Upcoming Patent Law Changes Will Put Pressure on Patents


Originally published in Pharmaceutical Outsourcing’s website on December 2012.

Patent law is changing rapidly. The changes are putting even greater pressure on patents as a tool for protecting a pharmaceutical or biotechnology company’s hard-won inventions. The Leahy-Smith America Invents Act (the “AIA”) has made it harder than ever to get a patent, and has also created new ways to challenge patents in the Patent Office before they can be asserted in court. The changes created by the AIA have started to go into effect, with major changes becoming effective in March 2013, and so now is the time to rethink how your company obtains and asserts patents to protect the products and services it has in development and on the shelves.

The AIA switched the United States from a “first to invent” system, to a “first inventor to file” system, to harmonize U.S. law with laws in other countries. As part of that change, the definition of “prior art” (i.e, all existing knowledge that is used to determine whether an invention is sufficiently new and non-obvious to merit a patent) was expanded to include all public uses or sales by third parties, anywhere in the world, that are accessible by the public at any time up until the day the patent application is filed. One example of these potential public uses is a clinical trial that uses the invention and provides information about it to patients and physicians without confidentiality restrictions. Under current law, a one-year grace period applies, so that only third party uses and sales occurring at least one year before the patent application is filed are considered prior art. In addition, under current law, only uses and sales in the United States could be considered prior art. These changes become effective March 16, 2013, for all patent applications filed on or after that date. Patent applications claiming inventions disclosed in an application filed before March 16, 2013, will continue to be judged based on the existing, more narrow definition of prior art.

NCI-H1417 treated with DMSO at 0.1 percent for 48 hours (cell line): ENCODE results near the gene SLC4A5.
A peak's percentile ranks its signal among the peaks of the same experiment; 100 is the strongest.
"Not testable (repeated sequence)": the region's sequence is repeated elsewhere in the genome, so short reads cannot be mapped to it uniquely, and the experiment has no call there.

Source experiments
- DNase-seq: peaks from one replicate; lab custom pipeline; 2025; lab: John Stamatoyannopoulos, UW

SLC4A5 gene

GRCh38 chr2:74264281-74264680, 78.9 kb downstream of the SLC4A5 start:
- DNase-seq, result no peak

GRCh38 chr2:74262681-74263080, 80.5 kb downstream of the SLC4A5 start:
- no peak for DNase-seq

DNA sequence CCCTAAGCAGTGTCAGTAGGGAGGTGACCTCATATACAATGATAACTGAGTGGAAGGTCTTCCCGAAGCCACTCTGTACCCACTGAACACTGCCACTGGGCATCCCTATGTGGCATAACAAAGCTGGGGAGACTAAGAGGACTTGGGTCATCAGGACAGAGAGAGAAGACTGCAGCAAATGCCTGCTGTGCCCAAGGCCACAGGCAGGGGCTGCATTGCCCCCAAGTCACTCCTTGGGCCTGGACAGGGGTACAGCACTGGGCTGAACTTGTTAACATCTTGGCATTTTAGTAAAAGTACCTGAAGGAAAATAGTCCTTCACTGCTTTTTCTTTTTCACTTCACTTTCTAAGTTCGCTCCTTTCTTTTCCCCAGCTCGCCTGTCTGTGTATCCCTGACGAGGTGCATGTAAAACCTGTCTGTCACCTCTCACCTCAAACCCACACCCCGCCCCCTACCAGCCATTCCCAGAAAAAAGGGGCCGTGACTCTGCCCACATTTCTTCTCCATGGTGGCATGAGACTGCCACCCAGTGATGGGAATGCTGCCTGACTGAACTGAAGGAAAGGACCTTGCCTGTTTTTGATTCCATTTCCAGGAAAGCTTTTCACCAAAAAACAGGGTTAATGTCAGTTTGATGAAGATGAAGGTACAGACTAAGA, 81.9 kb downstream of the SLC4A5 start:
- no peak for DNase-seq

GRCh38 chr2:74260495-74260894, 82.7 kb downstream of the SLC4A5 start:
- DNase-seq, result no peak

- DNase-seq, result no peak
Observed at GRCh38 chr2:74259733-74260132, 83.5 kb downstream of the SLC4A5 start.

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DISCLAIMER: Because of the generality of this update, the information provided herein may not be applicable in all situations and should not be acted upon without specific legal advice based on particular situations.

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